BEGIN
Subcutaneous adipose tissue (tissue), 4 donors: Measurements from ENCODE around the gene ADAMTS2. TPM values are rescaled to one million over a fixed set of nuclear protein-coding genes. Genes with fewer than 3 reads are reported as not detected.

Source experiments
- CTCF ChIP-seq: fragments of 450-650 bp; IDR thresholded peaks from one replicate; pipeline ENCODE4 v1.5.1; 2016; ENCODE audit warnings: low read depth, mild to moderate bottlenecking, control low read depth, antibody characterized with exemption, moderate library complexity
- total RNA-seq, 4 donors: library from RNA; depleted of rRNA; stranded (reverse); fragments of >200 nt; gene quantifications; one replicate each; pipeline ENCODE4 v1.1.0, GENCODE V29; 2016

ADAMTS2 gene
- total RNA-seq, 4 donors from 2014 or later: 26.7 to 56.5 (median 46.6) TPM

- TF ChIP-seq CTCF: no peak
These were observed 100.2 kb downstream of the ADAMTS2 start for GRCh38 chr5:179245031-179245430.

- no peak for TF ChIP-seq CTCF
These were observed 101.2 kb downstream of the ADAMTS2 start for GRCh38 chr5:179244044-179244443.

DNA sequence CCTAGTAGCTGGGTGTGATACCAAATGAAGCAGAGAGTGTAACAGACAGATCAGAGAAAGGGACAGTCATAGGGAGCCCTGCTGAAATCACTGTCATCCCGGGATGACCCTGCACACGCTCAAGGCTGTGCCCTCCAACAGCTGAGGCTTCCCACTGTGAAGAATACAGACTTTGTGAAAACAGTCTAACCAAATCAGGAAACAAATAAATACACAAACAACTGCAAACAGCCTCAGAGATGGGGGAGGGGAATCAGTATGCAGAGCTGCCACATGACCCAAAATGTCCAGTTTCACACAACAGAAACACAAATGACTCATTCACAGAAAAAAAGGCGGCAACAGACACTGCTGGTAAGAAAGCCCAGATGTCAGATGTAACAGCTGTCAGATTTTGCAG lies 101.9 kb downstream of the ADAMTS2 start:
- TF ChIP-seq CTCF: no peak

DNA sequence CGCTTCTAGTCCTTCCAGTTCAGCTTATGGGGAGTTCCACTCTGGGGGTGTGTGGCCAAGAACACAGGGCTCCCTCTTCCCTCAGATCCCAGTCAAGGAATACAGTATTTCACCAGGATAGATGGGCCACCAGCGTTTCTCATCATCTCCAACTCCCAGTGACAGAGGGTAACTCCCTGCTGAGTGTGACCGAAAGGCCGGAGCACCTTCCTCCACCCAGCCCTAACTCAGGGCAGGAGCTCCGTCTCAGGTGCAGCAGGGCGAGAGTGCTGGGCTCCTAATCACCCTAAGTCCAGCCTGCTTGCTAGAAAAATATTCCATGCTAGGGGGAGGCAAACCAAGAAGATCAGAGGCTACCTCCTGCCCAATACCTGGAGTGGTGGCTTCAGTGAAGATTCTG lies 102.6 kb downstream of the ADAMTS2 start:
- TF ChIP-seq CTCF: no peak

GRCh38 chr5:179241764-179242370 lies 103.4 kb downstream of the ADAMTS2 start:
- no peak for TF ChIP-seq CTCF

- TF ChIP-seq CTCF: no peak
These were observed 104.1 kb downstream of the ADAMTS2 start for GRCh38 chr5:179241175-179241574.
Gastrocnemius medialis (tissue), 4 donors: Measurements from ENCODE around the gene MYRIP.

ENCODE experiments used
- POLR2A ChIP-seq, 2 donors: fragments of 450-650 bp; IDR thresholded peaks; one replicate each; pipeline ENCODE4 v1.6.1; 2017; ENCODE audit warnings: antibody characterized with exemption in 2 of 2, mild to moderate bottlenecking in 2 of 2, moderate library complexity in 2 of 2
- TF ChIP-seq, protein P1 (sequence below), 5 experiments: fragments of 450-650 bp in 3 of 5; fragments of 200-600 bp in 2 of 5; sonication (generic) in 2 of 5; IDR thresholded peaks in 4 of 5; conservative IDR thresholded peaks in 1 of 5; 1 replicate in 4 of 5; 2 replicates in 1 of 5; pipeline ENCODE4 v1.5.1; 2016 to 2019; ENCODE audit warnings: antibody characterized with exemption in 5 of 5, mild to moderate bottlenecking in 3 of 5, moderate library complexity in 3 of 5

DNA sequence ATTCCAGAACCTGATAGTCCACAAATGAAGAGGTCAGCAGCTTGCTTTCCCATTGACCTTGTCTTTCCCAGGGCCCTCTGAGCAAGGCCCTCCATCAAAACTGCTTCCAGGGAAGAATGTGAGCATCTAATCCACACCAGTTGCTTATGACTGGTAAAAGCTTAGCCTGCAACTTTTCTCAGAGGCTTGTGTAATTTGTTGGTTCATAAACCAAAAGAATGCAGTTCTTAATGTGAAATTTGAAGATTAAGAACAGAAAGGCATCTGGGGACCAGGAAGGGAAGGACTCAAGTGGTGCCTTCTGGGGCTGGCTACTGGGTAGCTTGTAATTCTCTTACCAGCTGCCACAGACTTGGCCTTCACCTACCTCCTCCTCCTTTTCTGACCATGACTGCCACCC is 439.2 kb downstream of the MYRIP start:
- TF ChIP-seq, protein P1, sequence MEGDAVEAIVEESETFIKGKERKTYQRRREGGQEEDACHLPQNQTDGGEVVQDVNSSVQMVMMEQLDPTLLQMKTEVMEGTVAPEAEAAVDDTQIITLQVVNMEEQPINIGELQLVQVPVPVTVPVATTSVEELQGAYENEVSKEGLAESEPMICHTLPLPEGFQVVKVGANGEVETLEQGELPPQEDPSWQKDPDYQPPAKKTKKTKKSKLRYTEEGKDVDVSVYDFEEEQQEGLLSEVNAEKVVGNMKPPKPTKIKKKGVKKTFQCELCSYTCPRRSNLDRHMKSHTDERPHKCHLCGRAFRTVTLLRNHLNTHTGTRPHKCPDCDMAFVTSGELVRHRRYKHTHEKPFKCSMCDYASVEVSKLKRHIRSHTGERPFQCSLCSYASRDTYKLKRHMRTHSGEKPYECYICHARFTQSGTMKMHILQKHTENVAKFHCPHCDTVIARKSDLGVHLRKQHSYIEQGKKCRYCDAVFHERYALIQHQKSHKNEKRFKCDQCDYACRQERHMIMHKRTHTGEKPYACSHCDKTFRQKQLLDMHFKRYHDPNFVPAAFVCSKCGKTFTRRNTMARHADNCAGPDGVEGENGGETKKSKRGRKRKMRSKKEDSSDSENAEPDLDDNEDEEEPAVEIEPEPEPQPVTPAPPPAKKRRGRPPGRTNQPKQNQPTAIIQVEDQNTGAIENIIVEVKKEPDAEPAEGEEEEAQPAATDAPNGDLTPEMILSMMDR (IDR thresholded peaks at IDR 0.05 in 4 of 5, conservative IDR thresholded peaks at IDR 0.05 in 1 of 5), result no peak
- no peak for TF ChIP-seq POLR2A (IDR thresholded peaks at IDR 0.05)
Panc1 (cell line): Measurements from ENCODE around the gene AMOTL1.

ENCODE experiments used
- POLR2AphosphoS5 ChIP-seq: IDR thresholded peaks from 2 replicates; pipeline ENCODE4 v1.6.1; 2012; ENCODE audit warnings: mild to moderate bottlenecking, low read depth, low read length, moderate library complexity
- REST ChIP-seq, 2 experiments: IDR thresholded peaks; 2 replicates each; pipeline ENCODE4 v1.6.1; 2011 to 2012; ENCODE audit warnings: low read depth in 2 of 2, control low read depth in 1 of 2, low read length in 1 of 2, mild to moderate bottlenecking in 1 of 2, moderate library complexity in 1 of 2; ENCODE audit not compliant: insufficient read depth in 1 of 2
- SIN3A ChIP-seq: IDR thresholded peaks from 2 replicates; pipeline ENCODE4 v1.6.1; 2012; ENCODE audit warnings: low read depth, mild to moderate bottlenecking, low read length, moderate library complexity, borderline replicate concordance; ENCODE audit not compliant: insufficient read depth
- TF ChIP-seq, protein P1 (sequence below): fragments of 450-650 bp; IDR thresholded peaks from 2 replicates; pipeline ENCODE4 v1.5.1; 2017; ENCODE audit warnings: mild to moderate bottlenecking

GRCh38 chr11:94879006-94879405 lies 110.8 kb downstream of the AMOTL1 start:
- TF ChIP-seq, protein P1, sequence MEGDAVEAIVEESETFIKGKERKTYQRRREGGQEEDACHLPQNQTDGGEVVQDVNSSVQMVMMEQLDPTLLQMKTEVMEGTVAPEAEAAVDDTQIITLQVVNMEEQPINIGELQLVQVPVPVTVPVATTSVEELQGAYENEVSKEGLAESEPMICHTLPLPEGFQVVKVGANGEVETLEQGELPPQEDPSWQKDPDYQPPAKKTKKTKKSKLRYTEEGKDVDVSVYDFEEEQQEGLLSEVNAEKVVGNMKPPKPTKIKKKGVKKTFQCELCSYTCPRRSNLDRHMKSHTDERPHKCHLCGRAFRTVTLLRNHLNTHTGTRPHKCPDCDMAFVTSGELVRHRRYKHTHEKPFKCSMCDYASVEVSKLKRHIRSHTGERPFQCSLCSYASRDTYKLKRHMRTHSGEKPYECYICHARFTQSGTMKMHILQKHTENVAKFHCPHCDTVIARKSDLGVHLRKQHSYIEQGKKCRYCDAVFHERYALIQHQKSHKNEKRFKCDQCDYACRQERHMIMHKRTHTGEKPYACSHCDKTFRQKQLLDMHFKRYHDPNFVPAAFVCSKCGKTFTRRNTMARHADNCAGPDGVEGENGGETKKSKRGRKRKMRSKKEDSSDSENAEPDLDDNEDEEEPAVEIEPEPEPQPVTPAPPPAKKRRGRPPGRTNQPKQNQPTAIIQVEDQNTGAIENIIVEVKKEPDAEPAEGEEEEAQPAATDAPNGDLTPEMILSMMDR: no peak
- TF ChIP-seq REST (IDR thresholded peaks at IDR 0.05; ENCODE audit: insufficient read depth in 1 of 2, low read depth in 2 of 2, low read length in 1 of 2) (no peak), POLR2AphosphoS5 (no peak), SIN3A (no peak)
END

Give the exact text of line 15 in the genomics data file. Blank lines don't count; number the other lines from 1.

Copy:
GRCh38 chr5:179241764-179242370 lies 103.4 kb downstream of the ADAMTS2 start: